Thursday, February 19, 2009 News Item: “West Bank Settlement Gets Green Light for Major Expansion” — Ha’aretz, February 16, 2009
Efrat – That headline above now echoes around the world. Criticism from Al Jazeera was to be expected. Now come the attacks from Israel’s most rabid Jewish critics in the U.S., the same ones who opposed Israel’s operation in Gaza last month.
I live in Efrat, the community in question. I have no regrets about living in that “settlement” in the West Bank, even as the international fire and brimstone is unleashed after the barren 420 acres were declared public land eligible for Jewish housing.
The legal and bureaucratic decision has been working its way through the courts for years. That the decision came under the administration of Kadima’s Prime Minister Ehud Olmert and Labor’s Defense Minister Ehud Barak is sweet irony. Israel’s critics would have preferred the decision to have come down during a Netanyahu administration to give greater legitimacy to their dream of an Obama confrontation with Israel. In fact, there has been no criticism of the decision from Israel’s Left.
Without letting the facts interfere with his attacks, one of Israel’s nastiest critics in Washington, an official at the Israel Policy Forum, wrote, “Less than a month into the Obama administration, the settlers are sticking it to the new President by expanding Efrat. It’s a test for Obama and for Special Envoy George Mitchell.”
The History of Gush Etzion and Efrat
Efrat is situated in the Etzion Bloc on the road from Jerusalem to Hebron. The town is named for the Matriarch Rachel’s final resting place (Genesis 35:19), and her tomb is located a few miles to the north. When my wife and I considered moving here in the mid-1990s, I asked the opinions of two friends prominent in the dovish wing of the Labor Party, Yossi Beilin and Avrum Burg. They responded that they believed that Gush Etzion would remain within Israeli boundaries even after a territorial compromise. Burg quipped, “Anywhere Yitzchak Rabin fought in the 1948 war will stay in Israel.”
Parts of the Etzion Bloc were purchased by Jews 20 years before the State of Israel was declared in 1948. Kibbutzim were established, and when Arab militias and the Jordanian Legion mounted their military campaigns against Palestinian Jewish communities throughout the region in 1947 and 1948, the Haganah dispatched soldiers to hold the Etzion Bloc, a key position on the southern approaches to Jerusalem. Five months of siege and attacks against the Jews of the Gush Etzion ended with the massacre of 250 Jewish defenders on May 13, 1948. The Jewish communities were erased. The next day, the State of Israel was declared. Said Israel’s first prime minister, David Ben-Gurion, “… If there is a Jewish Jerusalem today…, the Jewish people owe their gratitude first and foremost to the defenders of Gush Etzion… “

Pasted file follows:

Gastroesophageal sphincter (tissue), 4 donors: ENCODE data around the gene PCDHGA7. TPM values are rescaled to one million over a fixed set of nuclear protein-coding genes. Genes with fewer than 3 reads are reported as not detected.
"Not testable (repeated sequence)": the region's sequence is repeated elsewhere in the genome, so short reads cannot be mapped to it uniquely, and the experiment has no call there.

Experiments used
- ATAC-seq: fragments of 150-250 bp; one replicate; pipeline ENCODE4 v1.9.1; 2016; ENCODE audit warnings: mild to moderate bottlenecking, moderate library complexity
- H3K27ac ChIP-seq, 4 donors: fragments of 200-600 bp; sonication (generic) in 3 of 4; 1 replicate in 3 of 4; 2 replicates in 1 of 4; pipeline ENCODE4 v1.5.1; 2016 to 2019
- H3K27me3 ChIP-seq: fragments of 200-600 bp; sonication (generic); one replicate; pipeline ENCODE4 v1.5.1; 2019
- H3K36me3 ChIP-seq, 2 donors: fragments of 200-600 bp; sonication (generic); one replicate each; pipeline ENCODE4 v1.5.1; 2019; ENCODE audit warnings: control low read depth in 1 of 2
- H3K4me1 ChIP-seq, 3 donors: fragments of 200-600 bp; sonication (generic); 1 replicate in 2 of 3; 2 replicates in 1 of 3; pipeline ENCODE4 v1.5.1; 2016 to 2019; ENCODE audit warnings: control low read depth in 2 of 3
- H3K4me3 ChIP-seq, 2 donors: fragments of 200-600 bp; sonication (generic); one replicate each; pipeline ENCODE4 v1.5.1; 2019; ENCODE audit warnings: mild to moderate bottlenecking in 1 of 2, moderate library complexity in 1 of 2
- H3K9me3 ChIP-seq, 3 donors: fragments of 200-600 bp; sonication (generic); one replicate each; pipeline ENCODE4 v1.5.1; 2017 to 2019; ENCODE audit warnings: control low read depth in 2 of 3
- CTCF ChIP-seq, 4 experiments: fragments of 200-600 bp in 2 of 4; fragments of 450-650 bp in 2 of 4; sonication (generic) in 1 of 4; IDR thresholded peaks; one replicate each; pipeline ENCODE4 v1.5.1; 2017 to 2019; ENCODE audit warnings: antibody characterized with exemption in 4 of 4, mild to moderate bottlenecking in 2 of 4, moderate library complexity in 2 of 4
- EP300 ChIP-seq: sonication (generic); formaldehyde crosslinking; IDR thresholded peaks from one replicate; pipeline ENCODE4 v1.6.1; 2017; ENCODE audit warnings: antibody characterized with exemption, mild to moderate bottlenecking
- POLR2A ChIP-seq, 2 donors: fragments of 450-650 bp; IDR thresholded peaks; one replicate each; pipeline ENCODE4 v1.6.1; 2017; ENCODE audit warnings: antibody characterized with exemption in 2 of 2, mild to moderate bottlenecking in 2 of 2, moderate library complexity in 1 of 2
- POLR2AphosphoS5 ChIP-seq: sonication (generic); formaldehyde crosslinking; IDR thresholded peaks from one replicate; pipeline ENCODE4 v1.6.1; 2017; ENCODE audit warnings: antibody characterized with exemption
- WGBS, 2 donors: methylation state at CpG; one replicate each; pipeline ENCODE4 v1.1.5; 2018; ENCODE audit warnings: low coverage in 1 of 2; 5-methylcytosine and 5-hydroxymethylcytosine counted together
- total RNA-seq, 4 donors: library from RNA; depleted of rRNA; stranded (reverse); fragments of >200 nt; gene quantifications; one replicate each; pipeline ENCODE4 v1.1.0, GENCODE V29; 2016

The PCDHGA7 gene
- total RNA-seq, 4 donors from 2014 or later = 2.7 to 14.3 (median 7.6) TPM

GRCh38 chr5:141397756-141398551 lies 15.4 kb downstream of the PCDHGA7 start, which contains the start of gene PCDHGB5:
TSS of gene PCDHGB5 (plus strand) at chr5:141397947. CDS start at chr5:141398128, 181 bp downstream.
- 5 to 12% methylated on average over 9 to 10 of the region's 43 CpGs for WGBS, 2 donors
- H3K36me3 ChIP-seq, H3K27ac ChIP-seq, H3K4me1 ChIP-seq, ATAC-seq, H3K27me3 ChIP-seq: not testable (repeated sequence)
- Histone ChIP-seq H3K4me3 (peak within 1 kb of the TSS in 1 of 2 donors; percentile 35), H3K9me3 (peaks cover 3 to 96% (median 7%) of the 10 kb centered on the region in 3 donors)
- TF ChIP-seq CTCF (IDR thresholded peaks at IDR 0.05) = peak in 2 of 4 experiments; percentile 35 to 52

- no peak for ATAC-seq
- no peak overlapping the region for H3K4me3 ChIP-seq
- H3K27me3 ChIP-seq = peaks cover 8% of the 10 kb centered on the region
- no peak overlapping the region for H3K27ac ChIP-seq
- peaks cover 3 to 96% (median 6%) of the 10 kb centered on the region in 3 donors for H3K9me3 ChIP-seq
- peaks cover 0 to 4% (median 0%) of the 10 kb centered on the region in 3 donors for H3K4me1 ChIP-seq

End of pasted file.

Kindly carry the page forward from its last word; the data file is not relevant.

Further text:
After Israel captured the West Bank in June 1967, the children of Gush Etzion’s defenders returned. As a young rabbinical student, I spent a blustery Shabbat in the winter of 1968 in the remains of a Jordanian army Quonset hut being used as a yeshiva study hall and dormitory in Kfar Etzion. There were no other buildings standing from the Jewish communities. One oak tree remained – the “oak of return” or alon shvut. I once showed the oak to a group of Texas politicians. Upon hearing the story of the massacre and the return, one declared, “Why, this is your Alamo!” Today the modern Yeshiva complex in the community of Alon Shvut trains more than 450 students; more than 550 overseas alumni, mostly from the United States and who spent one or two years in the institution, have moved back to Israel.
Eventually 20 Jewish communities were re-established in the area.
Adjacent to Alon Shvut one passes several Arab houses and fields, still inhabited and cultivated by Palestinian Arabs who have legal title to the lands. It is likely that their parents and grandparents were involved in the massacre and ransacking of the original communities, but there they live and work.
A short distance away is the community of Elazar with some 400 families. It was founded in 1975, but it is named for Elazar, the brother of Judah the Macabee, who died in the nearby battlefield of Beth Zachariah 2,000 years ago. Part of the Channuka lore recalls Elazar’s brave and fatal attack against the Greek’s “tank” of the day, combat-trained elephants on which the Greek generals rode.
Route 60, the road connecting the Etzion Bloc to Jerusalem to the north and Hebron to the south, gives lie to the claim that Israeli roadblocks choke Palestinian travel and commerce. Every day we share the 40-mile-long artery with thousands of Palestinian taxis, trucks, buses and private cars shuttling between Bethlehem and Hebron and competing with Israeli drivers for the dubious honor of the most reckless. If only there were a checkpoint at the entrance to Bethlehem 10 years ago when a Palestinian terrorist launched a stolen five-ton truck into traffic and collided with my son’s Ford Fiesta with his four passengers. Miraculously they all survived, as did the terrorist who jumped out of the truck and fled back into Bethlehem. During the last intifada, Route 60 became a terrorist shooting gallery where Palestinian gunmen fired on Israeli cars and buses, and several Efrat friends died in those attacks. A checkpoint at the end of route 60 at the entrance to Jerusalem was often the point at which suicide bombers were stopped before they could get on board crowded Jerusalem buses.